• "The jury further awarded MK $200,000.00 for the injuries to its reputation as a result of the publication to Omega and Thompson-White. The only evidence in the record with respect to any possible injury to MK's reputation is Melvin O'Brien's testimony that the publication of such a report would injure an architect's reputation. However, there is no testimony or evidence in the record establishing that MK actually suffered injuries to its reputation as a result of the publication to Omega and Thompson-White. After reviewing the record, we conclude that the evidence indicates that the injury MK suffered to its reputation, if any, resulted from the privileged communications of the Report, MK's replacement by Pickering as project architect, and MK's termination by LSSM. There is no material evidence to support this award." Id.
  • "The jury also awarded $100,000.00 in punitive damages to MK on the libel claims. The record indicates that MK requested that Pickering correct the errors or retract the defamatory statements in the Report, but that Pickering failed to do as MK requested. This is sufficient evidence of Pickering's actual malice to support the jury award of punitive damages." Id. at 165-166.

Other Sources of Note: Tenn. Code Ann. § 29-24-101 (West, WESTLAW through 2007 First Reg. Sess.)("Any words written, spoken, or printed of a person, wrongfully and maliciously imputing to such person the commission of adultery or fornication, are actionable, without special damage except as otherwise provided in § 29-24- 105."); Tenn. Code Ann. § 29-24-103 (providing that a newspaper or periodical that retracts within ten days of notice any article alleged to be false and defamatory shall be liable for only actual and not punitive damages.); Davis v. The Tennessean, 83 S.W.3d 125 (Tenn. Ct. App. 2001) (adopting "libel-proof" doctrine, which provides that "there are persons so notorious that they have no reputation on which to base a defamation claim."); Emerson v. Garner, 732 S.W.2d 613 (Tenn. Ct. App. 1987) (holding doctrine of presumed damages in libel and slander cases is no longer applicable in Tennessee);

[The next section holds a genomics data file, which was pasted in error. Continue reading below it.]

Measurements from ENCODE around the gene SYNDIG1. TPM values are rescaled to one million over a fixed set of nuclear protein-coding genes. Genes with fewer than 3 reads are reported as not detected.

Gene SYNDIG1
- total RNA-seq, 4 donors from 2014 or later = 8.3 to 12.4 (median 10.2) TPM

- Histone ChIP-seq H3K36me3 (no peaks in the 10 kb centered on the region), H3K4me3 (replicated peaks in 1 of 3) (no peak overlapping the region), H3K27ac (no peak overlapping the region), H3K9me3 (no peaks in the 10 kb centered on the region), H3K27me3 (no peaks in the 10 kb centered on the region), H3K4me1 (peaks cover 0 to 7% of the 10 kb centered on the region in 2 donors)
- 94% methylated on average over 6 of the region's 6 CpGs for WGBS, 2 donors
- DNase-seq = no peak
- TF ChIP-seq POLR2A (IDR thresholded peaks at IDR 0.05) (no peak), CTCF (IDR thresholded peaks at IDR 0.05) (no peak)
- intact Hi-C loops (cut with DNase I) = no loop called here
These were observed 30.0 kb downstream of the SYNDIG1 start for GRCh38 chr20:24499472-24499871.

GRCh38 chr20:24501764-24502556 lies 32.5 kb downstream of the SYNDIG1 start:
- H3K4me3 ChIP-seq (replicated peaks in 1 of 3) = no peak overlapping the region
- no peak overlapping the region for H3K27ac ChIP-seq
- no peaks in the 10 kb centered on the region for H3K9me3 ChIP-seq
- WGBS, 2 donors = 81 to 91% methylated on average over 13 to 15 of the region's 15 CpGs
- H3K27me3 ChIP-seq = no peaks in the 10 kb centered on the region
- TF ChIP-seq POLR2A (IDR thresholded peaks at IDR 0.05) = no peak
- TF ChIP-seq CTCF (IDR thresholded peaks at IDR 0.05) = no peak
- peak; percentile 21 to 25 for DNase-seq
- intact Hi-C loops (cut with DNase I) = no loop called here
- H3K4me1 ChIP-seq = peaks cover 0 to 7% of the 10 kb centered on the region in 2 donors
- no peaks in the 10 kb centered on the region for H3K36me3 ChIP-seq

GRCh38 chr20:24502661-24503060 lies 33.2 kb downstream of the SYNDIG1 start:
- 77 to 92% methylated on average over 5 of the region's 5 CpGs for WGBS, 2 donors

Recent Cases: 

Brasfield v. Dyer, No. E2008-01774-COA-R3-CV, 2010 WL 98880 (Tenn. Ct. App. Jan. 12, 2010) (upholding JNOV where employee did not offer prove alleged defamatory statement caused damage).

Safro v. Kennedy , No. E2006-01638-COA-R3-CV, 2007 WL 1215052 (Tenn. Ct. App. Apr. 25, 2007) (vacating trial court's dismissal of defamation claim finding genuine issues of material fact as to whether defamatory statements were published and whether plaintiff incurred damages as a result).

After an accident, many injury victims and their families want more information on the accident and their legal rights. Consequently, many of them have found their way to these pages. While we are happy you are here, please understand Day on Torts: Leading Cases in Tennessee Tort Law was written to be a quick, invaluable reference for Tennessee tort lawyers. While the book provides the leading case for more than 300 tort law subjects and thousands of related case citations, it is not a substitute for personalized legal advice from a qualified lawyer.

Rather than researching these legal issues alone, we urge you to contact one of our award-winning lawyers who can sit down with you, review your case, answer your questions and clearly explain your rights and your options in a no-cost, no-obligation consultation. Our experienced attorneys handle all personal injury and wrongful death cases on a contingency basis, so we only get paid if we win. If for any reason you are unable to come to our office, we will gladly come to you.

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The foregoing is an excerpt from Day on Torts: Leading Cases in Tennessee Tort Law, published by John A. Day, Civil Trial Specialist, Fellow in the American College of Trial Lawyers, recipient of Best Lawyers in America recognition, Martindale-Hubbell AV® Preeminent™ rated attorney, and Top 100 Tennessee Mid-South Super Lawyers designee. Read John’s full bio here.

To order a copy of the book, visit www.dayontortsbook.com. John also blogs regularly on key issues for tort lawyers. To subscribe to the Day on Torts blog, visit www.dayontorts.com.